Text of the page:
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Lessons not learned, forgotten from Watergate

Corrective measures taken after Watergate have mostly been forgotten, repealed or circumvented.

40 years ago, Richard Nixon resigned from office.

At the urging of daughters and a few friends, I’m looking back 40 years to the historic night of Aug. 8, 1974, in Washington. The world wondered that evening if American democracy would collapse, if there would be a military coup; and, in following years, we’ve pondered if anything was learned from the entire Watergate experience.

This is “ancient” history for half of you. The median age in America was 36.8 years in the 2010 Census and 37.7 years in Minnesota. What, then, is the relevance of Watergate and the Nixon presidency in these times?

Recognizing this demographic disconnect, the short answer to the questions posed above would be: Burn the evidence. Don’t tape for posterity any conversations you don’t want people to hear later. Beyond that, corrective measures taken after Watergate have mostly been forgotten, repealed or circumvented.

Forty years ago, President Richard Nixon announced he was resigning from office and would leave the next day. Even before Facebook, Twitter and modern forms of social media that had no journalistic filtering and editing mechanisms, rumors were widespread something might happen, including a military intervention.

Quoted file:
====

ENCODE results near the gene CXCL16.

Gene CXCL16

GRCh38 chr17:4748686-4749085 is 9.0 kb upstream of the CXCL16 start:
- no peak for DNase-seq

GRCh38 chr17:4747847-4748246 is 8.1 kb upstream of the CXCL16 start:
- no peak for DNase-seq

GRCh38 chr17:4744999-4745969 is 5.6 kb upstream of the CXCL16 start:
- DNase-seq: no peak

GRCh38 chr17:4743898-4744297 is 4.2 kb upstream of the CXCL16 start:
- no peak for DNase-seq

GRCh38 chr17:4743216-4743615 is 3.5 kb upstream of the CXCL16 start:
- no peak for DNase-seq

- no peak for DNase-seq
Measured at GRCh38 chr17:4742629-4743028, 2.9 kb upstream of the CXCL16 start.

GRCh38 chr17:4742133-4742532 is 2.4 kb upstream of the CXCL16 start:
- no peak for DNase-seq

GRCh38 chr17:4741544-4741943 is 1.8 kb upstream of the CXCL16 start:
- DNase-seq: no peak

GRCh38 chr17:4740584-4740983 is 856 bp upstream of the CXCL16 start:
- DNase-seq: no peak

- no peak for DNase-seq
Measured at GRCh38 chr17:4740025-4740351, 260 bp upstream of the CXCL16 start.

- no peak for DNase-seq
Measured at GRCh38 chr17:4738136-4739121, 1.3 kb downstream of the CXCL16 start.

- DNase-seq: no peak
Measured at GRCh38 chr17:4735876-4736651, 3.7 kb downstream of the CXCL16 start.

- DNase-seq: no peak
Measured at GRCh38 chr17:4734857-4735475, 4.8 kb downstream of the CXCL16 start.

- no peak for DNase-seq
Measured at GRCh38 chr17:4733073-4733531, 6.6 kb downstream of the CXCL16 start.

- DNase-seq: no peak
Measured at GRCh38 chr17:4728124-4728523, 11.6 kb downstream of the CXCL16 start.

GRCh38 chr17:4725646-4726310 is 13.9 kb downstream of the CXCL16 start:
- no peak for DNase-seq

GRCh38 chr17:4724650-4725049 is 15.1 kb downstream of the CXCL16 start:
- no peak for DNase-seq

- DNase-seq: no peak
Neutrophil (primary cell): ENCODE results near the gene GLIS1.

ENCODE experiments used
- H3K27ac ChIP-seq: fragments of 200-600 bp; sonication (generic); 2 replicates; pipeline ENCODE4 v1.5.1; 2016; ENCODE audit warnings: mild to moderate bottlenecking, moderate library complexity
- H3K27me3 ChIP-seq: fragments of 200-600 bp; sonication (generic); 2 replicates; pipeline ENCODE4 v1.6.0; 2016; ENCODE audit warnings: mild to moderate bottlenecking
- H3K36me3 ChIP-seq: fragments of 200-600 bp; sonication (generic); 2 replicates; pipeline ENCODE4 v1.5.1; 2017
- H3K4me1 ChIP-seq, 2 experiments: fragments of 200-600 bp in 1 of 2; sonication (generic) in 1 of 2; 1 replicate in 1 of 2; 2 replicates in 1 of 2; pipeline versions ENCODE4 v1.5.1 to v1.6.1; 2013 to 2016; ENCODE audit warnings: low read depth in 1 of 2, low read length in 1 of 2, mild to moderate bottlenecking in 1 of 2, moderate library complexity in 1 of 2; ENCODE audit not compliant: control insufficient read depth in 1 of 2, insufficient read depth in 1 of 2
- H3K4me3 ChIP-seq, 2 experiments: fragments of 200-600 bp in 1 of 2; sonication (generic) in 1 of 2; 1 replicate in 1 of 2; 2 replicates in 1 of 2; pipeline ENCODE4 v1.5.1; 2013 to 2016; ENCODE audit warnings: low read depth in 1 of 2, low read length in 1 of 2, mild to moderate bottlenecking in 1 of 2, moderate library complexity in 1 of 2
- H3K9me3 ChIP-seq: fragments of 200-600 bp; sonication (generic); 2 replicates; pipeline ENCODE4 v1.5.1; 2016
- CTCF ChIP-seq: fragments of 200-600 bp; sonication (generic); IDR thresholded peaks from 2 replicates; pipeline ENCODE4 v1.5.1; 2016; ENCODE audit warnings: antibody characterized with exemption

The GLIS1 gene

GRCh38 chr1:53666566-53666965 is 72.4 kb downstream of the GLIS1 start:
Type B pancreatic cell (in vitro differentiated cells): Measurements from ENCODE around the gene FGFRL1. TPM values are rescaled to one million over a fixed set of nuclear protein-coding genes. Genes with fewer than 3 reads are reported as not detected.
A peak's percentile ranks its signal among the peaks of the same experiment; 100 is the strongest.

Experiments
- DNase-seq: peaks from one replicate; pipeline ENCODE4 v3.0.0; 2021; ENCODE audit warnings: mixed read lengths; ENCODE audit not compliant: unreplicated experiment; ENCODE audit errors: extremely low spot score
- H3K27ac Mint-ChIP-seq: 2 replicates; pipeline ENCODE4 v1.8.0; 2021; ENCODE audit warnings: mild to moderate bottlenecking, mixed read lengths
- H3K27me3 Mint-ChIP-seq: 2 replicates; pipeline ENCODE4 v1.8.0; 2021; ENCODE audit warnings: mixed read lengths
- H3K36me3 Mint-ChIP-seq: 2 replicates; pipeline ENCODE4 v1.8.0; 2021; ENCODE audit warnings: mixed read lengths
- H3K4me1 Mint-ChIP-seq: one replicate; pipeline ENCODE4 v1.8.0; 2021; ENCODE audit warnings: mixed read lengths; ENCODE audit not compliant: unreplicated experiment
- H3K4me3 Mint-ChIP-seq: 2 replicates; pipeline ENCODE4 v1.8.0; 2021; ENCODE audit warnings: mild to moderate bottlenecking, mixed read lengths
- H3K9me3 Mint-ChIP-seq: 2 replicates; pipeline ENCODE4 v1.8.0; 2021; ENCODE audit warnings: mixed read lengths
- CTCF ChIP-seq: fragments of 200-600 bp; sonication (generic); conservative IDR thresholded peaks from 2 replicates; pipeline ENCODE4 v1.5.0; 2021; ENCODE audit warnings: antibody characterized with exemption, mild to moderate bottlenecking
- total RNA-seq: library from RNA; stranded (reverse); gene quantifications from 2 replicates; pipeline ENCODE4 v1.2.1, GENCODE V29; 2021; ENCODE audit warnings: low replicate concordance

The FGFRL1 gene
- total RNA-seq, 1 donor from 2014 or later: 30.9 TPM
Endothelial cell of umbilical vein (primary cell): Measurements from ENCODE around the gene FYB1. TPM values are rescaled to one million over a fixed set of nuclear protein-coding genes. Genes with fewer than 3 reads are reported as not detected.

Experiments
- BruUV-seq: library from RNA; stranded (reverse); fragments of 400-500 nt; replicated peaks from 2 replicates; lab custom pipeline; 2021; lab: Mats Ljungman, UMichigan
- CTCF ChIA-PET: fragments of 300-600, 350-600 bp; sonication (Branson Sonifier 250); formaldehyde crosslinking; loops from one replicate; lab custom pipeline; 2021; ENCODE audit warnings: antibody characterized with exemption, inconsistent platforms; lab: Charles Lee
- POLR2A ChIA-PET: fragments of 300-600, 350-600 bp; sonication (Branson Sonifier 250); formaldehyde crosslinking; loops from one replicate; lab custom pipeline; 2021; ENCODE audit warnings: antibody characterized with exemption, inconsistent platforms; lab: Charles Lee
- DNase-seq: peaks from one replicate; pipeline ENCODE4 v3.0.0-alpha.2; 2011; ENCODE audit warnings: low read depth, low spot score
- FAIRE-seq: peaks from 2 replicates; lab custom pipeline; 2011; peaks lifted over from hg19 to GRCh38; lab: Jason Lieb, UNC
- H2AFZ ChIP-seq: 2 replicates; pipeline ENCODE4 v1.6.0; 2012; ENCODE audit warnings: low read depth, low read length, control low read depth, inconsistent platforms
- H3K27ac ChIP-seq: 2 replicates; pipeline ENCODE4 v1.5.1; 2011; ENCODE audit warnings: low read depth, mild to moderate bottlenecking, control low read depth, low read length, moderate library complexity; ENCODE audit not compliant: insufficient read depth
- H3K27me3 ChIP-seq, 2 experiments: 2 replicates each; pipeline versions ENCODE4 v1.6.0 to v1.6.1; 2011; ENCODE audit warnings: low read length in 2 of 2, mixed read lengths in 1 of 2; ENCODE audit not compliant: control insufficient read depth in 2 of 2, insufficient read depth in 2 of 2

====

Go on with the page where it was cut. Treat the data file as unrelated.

As a just-in-case precaution, colleague Al Eisele and I were assigned to keep the Washington bureau open for the Ridder Publications newspapers until our Midwestern deadlines approached and someone gave us an “all clear” sign to close up shop.

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Thousands in Lafayette Square

We walked past the White House where thousands of people gathered in Lafayette Square directly across the street to the north of the White House. It was a frightening scene. It wouldn’t have taken much for some incident to occur. To our amazement, the evening passed without anyone attempting to “storm the Bastille.” No one was injured, and the president departed the next day.

To cap an exhausting day, Eisele and I walked to Le Petit, a French bistro in the Georgetown neighborhood then famous for its signature filet mignon plus a daily vegetarian dish. My colleague began talking to acquaintances at a table next to us while I, illogically, sat studying the two-item menu.

When reality set in — I knew what meal I came to get — I finally noticed Eisele was talking with Carl Bernstein and Nora Ephron. Even most readers under the median age in Minnesota should recognize those names.

Ten years from now, Minnesota media will likely look at all the Minnesota ties to the Watergate scandal that included fundraising for the Watergate “burglars” on up to the important role two Minnesotans played on the Supreme Court — Chief Justice Warren Burger and Associate Justice Harry Blackmun.

Congress worked the way it was supposed to

Lee Egerstrom